Each week, Cut the Crap Investing founder Dale Roberts shares financial headlines and offers context for Canadian investors.
Stock markets tried to recover from last week’s bond scare
By March 1, the bond scare appeared to be over, stocks were back to their habit of moving higher. In fact, on Monday the S&P 500 had its best day since June.
It appears to be a game of cat and mouse—one the markets are still trying to figure this out. A stronger economy is good right? Well no, wait a minute, that economic growth might eventually lead to higher inflation and higher bond yields that hurt stocks. Inflation is scary and real—and lasting inflation, we hardly know ya. It’s been a while since we’ve seen real inflation. That is a U.S. link, but Canada largely will follow those trends.
Last week, I covered how those bonds are a threat to stocks. Are we really in store for a continued and meaningful rise in rates? Of course, that’s not good for bond investors as higher rates leads to lower bond prices (there is an inverse relationship between the two).
I truly enjoy being an armchair economist and lately have spent too much time investigating this topic of inflation and rates. One of the most reputable voices on the subject is Lacy Hunt, an economist and executive vice-president of Hoisington Investment Management Company. This is an incredible post from August of 2020, on BNN Bloomberg.
From that post …
“The technological changes today are more evolutionary, not revolutionary. The production function is one of the most fundamental relationships in all of economics, and it’s telling us we’re facing a period of difficult growth. Given these other circumstances, it’s going to be one in which the inflation rate is going to be trending down, possibly at a much greater risk of deflation than inflation.”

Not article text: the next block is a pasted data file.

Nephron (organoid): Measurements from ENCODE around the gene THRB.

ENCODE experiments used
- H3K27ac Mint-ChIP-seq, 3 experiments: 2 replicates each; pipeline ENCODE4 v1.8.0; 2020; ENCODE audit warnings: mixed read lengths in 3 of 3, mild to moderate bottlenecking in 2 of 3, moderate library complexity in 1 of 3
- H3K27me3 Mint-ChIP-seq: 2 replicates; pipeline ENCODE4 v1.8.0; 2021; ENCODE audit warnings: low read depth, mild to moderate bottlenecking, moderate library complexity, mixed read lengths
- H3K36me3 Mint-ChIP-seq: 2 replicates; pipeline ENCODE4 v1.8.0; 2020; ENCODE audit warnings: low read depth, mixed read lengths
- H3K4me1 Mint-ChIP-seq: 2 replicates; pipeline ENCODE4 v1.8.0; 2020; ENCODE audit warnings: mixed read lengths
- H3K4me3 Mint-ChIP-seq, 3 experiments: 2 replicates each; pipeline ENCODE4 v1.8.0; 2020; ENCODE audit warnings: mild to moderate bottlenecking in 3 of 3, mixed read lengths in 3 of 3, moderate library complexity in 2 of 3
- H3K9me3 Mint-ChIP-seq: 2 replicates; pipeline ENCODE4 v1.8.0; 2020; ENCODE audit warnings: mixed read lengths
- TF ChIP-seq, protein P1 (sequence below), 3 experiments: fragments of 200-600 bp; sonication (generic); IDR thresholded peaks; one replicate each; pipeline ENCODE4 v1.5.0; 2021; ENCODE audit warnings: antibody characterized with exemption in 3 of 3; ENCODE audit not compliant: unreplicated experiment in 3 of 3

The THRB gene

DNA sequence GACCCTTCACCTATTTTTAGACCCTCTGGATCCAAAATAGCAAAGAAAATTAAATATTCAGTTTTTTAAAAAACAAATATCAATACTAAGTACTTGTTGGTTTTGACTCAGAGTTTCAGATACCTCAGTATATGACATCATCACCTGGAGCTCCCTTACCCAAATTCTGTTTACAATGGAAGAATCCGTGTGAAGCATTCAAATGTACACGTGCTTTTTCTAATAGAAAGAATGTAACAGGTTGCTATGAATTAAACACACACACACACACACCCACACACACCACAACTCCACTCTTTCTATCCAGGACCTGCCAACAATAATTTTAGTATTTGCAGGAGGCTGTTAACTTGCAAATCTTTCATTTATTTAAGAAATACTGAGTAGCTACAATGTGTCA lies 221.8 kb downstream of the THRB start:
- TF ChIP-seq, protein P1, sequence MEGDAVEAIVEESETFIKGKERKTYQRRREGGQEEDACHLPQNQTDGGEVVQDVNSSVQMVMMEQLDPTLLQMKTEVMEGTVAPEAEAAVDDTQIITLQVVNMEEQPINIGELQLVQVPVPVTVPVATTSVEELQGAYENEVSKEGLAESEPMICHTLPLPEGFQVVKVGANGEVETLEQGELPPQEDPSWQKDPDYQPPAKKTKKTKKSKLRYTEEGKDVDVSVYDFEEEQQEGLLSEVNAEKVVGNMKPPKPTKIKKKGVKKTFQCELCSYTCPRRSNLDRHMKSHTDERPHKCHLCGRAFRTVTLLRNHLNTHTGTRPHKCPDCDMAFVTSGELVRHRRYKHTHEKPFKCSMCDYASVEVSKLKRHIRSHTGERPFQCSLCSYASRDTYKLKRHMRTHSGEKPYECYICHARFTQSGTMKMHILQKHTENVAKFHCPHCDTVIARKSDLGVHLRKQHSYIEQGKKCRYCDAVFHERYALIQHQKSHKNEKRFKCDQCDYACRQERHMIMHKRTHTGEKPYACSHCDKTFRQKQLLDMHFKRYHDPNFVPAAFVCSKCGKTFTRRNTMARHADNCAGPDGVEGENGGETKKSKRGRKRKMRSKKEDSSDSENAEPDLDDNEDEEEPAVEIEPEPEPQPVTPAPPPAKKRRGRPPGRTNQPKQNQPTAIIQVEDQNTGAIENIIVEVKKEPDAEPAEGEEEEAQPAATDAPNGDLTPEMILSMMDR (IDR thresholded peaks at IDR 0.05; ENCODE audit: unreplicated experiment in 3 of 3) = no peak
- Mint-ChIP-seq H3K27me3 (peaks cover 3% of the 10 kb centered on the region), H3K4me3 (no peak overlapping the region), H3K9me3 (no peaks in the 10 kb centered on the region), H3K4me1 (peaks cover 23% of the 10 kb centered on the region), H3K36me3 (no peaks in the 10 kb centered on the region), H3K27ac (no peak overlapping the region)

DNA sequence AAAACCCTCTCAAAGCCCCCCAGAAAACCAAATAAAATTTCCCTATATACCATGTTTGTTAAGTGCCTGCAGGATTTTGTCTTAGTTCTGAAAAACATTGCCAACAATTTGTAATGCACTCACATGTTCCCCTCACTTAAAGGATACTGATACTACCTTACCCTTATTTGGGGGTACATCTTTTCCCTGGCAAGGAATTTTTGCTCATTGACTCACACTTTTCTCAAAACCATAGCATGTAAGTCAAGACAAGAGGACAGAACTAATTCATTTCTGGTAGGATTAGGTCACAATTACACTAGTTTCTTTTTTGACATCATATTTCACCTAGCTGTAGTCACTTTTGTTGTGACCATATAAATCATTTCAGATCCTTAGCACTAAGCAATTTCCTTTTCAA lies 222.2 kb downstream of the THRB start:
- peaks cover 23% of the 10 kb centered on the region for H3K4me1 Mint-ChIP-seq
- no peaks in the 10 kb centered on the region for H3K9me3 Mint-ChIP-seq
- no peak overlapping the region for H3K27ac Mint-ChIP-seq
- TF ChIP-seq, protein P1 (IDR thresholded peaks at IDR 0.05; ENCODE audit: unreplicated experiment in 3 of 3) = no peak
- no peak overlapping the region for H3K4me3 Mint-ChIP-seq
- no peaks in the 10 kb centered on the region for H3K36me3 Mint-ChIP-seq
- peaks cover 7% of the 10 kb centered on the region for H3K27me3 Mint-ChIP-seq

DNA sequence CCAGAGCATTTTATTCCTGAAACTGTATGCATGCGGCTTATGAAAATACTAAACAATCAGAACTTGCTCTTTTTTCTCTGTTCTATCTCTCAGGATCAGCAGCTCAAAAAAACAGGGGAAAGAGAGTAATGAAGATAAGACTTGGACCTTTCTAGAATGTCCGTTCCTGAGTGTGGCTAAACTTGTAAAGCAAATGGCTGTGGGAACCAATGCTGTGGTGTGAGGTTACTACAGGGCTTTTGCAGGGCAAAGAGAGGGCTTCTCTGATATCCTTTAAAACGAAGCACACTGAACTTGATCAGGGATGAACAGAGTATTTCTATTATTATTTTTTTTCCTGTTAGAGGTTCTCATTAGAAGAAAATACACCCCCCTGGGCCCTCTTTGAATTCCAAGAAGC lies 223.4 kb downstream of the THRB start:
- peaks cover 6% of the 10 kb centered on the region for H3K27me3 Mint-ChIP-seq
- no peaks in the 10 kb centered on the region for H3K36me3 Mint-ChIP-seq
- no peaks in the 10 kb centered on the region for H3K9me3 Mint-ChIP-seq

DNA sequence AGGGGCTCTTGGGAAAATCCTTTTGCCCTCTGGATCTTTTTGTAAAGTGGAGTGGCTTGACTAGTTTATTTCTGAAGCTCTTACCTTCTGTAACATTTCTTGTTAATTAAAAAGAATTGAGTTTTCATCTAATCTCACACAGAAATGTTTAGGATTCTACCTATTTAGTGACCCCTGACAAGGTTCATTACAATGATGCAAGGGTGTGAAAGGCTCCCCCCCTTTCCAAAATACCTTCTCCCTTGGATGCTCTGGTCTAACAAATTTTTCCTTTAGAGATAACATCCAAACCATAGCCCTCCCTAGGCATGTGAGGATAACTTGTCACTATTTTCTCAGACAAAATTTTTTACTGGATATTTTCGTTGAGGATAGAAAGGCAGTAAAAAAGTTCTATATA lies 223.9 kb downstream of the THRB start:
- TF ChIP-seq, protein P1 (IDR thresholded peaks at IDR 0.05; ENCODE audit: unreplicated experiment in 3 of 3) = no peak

Cut to Thursday, Feb. 3, 2021: The U.S. Federal Reserve Chairman took questions for a Wall Street Journal jobs summit. The event was highly anticipated and closely watched. On the inflation front, Powell offered…
“We may see prices moving up, but not staying up. We see global disinflationary pressures and they are not going to go away overnight.”
I am not going to argue with that basic framework. Those two sources are somewhat in agreement on the general theme. And from my collective research, I formed the same opinion that we might see a “burst of inflation” and then return to that disinflationary slow growth. Hunt and others have pointed out that excessive government borrowing creates an additional slow growth effect over time.
The markets did not like Chairman Powell’s comments. Both the stock and bond markets took an initial hit.
And it has been a choppy week. Stocks went negative on Wednesday and continued to slide on Thursday, March 4. The stock and bond markets don’t know which way to turn with respect to this inflation and bonds issues.